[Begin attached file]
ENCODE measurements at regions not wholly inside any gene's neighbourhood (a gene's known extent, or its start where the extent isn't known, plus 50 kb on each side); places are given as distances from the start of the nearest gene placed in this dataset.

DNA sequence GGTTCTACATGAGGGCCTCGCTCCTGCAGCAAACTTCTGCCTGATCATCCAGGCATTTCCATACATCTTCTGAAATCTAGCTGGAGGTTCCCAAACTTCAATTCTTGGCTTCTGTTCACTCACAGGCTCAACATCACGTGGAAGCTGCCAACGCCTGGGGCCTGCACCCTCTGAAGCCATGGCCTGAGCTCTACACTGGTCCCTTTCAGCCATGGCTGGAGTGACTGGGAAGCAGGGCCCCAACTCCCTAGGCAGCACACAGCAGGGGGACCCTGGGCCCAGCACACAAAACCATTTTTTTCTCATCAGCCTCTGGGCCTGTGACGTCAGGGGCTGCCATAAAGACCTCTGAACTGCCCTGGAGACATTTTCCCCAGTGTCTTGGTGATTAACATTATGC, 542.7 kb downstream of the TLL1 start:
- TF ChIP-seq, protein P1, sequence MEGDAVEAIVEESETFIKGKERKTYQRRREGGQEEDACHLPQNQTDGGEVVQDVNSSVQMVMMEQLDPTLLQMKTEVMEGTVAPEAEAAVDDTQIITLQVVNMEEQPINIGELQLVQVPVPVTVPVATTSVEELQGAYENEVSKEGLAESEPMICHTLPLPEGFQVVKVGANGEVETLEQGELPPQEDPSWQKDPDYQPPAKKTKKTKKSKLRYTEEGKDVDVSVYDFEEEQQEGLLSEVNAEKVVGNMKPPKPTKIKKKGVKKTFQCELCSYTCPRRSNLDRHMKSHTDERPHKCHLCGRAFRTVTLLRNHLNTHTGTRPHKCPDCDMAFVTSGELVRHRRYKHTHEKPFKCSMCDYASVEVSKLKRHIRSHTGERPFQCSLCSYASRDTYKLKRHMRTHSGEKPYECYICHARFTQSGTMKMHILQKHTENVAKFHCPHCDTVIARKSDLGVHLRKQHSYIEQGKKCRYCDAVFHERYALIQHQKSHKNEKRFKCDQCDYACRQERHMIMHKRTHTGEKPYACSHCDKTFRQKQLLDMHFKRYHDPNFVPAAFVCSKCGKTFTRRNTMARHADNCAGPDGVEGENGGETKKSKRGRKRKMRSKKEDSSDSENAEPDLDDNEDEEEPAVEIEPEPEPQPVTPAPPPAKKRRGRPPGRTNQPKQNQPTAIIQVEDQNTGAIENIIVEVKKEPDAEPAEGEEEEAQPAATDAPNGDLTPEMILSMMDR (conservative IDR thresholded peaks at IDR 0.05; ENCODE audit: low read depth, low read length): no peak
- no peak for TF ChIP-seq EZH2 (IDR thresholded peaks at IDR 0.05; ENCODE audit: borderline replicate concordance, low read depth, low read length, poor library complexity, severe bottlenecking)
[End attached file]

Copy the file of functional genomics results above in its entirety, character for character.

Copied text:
ENCODE measurements at regions not wholly inside any gene's neighbourhood (a gene's known extent, or its start where the extent isn't known, plus 50 kb on each side); places are given as distances from the start of the nearest gene placed in this dataset.

DNA sequence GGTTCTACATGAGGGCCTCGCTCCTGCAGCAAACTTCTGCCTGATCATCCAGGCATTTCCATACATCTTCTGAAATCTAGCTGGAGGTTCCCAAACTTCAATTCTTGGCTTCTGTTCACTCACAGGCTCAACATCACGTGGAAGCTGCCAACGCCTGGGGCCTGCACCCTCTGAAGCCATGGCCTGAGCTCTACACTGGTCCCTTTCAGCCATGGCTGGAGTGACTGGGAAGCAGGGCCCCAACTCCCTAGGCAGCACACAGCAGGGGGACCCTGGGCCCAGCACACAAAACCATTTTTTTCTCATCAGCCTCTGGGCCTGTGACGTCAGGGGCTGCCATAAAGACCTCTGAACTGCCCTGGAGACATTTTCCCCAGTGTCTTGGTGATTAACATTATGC, 542.7 kb downstream of the TLL1 start:
- TF ChIP-seq, protein P1, sequence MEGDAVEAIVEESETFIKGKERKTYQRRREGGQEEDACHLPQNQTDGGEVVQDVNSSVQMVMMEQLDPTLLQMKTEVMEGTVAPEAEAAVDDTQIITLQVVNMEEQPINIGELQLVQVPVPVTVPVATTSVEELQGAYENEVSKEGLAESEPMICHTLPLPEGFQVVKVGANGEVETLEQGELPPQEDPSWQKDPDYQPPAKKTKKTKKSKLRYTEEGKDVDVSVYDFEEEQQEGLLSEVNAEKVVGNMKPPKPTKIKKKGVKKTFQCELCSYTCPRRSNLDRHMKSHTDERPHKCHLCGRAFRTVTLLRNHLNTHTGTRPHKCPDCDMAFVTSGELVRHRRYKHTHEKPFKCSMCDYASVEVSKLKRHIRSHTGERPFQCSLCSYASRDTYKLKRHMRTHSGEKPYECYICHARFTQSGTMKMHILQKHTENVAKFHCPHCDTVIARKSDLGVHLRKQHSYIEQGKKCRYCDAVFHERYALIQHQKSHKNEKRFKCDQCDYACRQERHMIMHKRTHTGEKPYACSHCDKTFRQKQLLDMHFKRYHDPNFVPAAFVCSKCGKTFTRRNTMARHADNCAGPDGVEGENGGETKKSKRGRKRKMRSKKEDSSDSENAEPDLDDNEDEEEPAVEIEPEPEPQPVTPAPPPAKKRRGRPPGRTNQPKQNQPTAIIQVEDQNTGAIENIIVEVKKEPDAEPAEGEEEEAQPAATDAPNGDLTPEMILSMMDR (conservative IDR thresholded peaks at IDR 0.05; ENCODE audit: low read depth, low read length): no peak
- no peak for TF ChIP-seq EZH2 (IDR thresholded peaks at IDR 0.05; ENCODE audit: borderline replicate concordance, low read depth, low read length, poor library complexity, severe bottlenecking)